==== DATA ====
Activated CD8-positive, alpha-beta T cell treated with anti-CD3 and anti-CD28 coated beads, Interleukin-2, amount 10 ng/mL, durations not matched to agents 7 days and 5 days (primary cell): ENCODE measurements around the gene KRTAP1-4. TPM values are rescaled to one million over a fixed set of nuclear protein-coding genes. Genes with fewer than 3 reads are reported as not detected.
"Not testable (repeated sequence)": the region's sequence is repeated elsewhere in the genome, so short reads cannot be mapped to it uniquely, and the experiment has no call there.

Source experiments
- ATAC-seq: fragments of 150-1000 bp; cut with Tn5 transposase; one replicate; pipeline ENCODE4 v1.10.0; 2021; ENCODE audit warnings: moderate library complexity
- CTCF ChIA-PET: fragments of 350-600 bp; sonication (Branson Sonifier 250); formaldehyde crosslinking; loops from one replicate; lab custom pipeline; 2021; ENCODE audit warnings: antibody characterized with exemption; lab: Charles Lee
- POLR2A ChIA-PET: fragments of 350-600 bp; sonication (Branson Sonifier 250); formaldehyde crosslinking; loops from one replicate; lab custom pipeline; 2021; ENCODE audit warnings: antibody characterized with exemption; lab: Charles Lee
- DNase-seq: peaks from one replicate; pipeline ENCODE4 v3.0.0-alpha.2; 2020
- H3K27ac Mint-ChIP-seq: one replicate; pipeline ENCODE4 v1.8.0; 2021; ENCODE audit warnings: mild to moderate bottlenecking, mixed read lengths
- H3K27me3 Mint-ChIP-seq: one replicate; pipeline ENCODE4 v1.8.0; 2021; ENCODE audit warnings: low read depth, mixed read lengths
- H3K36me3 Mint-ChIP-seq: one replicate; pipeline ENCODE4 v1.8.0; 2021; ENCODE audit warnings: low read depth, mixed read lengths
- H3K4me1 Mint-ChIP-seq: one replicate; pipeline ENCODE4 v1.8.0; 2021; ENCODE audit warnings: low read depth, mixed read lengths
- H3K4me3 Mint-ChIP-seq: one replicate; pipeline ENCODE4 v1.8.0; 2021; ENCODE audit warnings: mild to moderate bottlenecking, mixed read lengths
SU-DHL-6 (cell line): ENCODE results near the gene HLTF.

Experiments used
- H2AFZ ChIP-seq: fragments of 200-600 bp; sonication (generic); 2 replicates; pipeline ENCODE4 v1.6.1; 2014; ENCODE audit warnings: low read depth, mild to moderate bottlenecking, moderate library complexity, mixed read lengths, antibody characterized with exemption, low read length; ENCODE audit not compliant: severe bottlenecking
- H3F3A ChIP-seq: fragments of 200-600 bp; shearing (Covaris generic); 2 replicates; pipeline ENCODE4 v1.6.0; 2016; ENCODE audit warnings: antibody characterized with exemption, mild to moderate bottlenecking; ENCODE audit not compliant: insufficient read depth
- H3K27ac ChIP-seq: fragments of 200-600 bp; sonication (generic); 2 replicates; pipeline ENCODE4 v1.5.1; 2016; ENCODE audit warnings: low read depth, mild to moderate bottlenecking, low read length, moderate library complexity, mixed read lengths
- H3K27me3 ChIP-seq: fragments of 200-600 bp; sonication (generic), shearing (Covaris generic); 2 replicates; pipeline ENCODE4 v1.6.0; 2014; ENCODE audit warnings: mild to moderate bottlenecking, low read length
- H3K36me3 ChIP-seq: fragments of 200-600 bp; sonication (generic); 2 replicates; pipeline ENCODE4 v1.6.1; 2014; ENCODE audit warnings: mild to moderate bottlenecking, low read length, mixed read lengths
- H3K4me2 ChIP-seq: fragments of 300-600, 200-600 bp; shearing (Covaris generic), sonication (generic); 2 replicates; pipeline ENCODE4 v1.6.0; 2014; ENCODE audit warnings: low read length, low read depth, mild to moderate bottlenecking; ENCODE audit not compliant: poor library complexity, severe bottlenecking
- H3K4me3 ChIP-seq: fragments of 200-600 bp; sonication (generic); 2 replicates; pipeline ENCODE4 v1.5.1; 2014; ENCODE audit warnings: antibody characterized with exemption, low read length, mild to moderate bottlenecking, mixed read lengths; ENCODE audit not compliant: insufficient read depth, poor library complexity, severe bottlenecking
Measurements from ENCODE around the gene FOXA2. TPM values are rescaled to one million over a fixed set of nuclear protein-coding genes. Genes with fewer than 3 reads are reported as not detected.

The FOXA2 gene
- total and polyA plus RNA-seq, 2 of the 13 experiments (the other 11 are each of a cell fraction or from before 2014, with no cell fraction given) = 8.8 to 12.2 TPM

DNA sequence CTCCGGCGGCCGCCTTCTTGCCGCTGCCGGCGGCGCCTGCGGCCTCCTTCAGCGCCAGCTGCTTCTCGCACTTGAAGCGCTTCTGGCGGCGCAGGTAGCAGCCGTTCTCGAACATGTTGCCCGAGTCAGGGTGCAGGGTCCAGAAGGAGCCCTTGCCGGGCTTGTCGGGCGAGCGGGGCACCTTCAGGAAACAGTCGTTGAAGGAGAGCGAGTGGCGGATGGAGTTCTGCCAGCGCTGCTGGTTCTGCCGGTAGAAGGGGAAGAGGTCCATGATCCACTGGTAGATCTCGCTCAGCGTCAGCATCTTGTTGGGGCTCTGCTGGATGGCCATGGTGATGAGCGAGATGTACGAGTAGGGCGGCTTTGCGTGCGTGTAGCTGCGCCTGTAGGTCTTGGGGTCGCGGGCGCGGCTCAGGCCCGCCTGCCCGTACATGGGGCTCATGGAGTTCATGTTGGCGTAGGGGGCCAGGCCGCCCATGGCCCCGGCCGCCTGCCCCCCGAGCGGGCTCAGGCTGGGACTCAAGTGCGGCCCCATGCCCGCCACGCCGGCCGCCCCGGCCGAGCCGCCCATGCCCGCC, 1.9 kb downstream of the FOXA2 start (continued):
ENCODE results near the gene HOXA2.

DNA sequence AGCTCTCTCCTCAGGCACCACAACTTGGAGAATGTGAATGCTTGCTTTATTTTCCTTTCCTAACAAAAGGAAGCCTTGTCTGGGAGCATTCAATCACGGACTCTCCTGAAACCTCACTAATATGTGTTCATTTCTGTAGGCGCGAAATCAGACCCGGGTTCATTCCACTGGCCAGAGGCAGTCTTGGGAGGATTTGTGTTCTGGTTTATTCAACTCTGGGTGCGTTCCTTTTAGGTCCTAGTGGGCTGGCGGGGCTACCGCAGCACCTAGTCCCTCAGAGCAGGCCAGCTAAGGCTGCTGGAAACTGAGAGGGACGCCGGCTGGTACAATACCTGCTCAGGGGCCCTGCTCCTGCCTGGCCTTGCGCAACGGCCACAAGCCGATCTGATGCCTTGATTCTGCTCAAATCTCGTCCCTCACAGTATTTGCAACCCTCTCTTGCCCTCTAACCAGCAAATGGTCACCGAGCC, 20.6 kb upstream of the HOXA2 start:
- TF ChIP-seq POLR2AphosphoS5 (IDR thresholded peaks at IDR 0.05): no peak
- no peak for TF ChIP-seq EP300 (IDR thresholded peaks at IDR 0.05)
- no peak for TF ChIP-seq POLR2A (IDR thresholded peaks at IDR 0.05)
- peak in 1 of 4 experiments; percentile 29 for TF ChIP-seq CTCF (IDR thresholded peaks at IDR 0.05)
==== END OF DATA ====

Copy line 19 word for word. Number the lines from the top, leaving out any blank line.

- H3K36me3 ChIP-seq: fragments of 200-600 bp; sonication (generic); 2 replicates; pipeline ENCODE4 v1.6.1; 2014; ENCODE audit warnings: mild to moderate bottlenecking, low read length, mixed read lengths